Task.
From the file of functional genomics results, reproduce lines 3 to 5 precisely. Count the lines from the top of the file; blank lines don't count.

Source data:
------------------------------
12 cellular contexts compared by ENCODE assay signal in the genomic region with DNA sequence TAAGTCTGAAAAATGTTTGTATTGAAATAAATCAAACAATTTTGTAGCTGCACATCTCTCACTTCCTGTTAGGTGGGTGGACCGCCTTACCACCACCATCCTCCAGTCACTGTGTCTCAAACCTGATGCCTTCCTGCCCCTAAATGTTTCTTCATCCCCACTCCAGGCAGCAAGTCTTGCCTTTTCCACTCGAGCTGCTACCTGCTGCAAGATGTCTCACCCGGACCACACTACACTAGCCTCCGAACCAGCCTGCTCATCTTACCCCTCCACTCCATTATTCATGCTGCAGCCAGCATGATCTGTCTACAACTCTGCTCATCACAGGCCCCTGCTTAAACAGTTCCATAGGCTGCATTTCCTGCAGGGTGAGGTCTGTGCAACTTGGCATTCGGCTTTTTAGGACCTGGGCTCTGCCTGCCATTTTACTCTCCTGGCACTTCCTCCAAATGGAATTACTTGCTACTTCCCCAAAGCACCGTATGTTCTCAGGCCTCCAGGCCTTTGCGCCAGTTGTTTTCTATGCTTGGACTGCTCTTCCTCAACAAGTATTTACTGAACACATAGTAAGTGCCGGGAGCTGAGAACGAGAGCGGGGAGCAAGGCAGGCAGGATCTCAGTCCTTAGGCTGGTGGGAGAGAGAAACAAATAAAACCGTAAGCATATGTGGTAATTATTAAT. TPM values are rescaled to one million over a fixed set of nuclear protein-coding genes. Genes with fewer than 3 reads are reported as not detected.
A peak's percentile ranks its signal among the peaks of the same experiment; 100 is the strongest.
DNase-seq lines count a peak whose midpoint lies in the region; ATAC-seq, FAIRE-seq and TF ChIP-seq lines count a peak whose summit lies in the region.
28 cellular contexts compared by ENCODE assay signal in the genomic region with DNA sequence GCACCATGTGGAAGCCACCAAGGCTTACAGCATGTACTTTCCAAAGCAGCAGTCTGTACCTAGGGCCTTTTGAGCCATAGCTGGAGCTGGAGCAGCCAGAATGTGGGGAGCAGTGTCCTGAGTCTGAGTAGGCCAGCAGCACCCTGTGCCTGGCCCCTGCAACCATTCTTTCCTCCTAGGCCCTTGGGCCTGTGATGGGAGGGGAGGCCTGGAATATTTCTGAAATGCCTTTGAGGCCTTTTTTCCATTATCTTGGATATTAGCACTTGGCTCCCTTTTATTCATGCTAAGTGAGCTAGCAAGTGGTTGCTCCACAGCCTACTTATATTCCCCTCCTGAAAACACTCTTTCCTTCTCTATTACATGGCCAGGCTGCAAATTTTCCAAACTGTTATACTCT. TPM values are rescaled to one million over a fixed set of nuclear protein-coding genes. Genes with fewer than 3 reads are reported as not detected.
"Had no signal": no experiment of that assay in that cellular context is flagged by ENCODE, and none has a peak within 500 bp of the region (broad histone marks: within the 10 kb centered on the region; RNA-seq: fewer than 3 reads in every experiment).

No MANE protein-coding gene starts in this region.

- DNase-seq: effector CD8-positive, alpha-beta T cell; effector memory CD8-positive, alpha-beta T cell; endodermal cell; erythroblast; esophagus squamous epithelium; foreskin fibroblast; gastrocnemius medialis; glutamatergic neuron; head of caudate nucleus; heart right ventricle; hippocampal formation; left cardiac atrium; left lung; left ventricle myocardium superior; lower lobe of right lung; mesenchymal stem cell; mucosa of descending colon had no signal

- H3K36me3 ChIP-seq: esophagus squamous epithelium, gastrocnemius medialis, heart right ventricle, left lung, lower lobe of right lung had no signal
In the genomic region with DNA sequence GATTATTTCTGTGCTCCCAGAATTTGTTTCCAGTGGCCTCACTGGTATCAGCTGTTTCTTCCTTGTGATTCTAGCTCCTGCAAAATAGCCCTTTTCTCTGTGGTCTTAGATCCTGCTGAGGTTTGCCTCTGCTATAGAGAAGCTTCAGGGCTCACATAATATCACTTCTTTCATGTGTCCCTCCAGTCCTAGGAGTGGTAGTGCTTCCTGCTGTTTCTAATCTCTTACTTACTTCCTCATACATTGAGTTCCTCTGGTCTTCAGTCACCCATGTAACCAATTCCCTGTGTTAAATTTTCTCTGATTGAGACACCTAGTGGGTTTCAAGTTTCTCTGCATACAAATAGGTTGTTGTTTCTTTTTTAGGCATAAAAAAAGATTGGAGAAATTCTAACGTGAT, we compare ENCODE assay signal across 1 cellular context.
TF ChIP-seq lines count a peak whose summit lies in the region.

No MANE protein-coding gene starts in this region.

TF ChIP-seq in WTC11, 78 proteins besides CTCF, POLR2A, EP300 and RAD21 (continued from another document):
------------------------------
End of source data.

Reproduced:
DNase-seq lines count a peak whose midpoint lies in the region; ATAC-seq, FAIRE-seq and TF ChIP-seq lines count a peak whose summit lies in the region.
28 cellular contexts compared by ENCODE assay signal in the genomic region with DNA sequence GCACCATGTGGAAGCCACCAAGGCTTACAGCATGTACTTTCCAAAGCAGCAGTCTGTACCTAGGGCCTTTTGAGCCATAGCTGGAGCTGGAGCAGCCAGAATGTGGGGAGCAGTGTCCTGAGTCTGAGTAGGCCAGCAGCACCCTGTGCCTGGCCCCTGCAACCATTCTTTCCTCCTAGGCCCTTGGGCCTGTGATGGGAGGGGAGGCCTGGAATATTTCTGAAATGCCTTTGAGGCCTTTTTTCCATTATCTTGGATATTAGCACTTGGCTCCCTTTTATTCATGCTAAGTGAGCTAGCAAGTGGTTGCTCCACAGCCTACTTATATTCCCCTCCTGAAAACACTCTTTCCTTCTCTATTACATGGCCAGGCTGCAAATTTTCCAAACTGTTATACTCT. TPM values are rescaled to one million over a fixed set of nuclear protein-coding genes. Genes with fewer than 3 reads are reported as not detected.
"Had no signal": no experiment of that assay in that cellular context is flagged by ENCODE, and none has a peak within 500 bp of the region (broad histone marks: within the 10 kb centered on the region; RNA-seq: fewer than 3 reads in every experiment).